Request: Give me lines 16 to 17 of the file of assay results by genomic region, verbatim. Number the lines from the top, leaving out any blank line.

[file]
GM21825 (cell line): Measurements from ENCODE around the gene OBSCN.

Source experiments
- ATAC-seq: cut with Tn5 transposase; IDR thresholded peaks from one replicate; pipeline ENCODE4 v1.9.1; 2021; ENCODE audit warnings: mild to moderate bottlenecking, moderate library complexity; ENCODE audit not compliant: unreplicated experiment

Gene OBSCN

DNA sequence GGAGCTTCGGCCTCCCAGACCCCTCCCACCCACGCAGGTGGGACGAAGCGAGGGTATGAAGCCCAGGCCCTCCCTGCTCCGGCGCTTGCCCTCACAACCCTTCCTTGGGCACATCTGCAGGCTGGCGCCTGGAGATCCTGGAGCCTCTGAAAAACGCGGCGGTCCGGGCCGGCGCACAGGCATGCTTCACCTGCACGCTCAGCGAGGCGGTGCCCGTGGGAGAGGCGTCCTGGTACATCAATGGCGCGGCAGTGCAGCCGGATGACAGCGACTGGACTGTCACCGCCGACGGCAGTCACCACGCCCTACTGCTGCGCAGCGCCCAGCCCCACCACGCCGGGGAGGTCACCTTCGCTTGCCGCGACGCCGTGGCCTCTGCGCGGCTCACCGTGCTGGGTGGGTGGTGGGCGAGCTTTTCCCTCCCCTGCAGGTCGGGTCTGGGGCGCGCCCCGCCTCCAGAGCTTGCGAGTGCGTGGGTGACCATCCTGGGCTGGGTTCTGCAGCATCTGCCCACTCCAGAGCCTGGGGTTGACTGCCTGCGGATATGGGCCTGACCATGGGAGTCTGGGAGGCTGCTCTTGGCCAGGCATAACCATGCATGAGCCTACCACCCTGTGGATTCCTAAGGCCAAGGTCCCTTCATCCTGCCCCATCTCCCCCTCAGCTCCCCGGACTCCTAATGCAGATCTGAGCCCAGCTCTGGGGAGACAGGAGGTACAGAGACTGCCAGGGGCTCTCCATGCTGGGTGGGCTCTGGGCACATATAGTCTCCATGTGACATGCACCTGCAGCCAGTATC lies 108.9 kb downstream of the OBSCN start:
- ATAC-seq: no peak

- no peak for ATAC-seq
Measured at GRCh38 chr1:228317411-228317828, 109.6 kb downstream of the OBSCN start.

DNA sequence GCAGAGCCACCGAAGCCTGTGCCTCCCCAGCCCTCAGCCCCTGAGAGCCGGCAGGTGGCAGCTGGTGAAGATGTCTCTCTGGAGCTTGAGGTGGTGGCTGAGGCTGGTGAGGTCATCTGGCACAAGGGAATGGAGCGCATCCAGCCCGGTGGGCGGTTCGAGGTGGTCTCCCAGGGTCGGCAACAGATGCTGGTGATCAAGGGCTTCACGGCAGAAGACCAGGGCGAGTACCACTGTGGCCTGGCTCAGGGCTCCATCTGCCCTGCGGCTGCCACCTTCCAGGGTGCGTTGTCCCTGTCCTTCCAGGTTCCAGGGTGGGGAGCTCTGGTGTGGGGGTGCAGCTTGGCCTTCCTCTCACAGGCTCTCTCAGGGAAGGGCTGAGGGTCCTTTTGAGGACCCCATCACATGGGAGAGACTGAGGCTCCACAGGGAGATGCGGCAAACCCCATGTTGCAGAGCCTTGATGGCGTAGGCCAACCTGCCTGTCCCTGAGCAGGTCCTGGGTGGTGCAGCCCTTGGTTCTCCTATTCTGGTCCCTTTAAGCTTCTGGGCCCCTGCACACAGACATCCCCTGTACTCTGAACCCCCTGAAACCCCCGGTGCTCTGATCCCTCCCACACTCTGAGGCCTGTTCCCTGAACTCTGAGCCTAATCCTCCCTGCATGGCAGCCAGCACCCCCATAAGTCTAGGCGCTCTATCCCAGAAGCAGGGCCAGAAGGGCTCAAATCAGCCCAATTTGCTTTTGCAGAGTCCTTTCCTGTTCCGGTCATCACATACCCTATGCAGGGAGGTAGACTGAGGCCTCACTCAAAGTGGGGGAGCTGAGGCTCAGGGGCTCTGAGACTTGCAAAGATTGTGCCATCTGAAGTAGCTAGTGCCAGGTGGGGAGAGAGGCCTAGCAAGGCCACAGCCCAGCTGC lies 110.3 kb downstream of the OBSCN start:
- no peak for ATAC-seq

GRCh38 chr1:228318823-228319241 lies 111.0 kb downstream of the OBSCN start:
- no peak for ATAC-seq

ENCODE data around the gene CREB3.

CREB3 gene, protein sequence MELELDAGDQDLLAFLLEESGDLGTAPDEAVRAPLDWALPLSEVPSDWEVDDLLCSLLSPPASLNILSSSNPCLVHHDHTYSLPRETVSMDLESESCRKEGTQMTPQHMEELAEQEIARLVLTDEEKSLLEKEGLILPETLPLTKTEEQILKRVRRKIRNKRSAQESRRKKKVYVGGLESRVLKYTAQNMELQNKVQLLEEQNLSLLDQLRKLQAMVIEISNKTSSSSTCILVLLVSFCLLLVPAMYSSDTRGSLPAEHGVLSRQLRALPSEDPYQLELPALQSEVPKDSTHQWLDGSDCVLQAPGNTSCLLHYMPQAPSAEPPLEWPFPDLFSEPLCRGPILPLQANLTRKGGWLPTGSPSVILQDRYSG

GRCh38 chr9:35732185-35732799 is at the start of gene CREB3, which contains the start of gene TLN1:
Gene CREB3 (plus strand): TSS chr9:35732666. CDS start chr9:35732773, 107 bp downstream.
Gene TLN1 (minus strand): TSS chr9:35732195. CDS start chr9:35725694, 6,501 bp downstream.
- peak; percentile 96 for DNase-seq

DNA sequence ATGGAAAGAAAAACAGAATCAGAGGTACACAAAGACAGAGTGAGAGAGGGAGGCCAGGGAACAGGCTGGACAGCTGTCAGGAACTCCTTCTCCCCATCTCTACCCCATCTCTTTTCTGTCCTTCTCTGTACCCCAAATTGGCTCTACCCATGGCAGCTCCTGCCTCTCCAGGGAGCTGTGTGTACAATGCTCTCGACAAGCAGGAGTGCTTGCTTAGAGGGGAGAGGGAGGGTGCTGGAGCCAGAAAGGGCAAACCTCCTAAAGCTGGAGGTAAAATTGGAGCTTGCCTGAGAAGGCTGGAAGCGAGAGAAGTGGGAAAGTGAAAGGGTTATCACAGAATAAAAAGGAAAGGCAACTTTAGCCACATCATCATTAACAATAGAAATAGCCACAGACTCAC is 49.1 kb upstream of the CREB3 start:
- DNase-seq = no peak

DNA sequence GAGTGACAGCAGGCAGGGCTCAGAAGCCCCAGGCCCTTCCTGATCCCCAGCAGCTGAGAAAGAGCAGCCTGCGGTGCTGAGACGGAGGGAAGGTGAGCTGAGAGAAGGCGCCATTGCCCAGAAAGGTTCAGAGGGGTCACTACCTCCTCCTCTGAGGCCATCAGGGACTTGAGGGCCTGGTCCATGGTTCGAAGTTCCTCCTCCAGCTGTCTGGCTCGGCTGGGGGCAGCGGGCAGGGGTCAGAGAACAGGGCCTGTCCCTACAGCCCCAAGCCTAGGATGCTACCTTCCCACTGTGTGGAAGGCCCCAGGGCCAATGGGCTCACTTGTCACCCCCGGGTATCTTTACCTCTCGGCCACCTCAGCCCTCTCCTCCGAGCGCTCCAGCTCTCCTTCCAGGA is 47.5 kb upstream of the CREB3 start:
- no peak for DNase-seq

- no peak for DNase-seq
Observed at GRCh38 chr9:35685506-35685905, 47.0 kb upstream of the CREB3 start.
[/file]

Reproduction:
Gene CREB3 (plus strand): TSS chr9:35732666. CDS start chr9:35732773, 107 bp downstream.
Gene TLN1 (minus strand): TSS chr9:35732195. CDS start chr9:35725694, 6,501 bp downstream.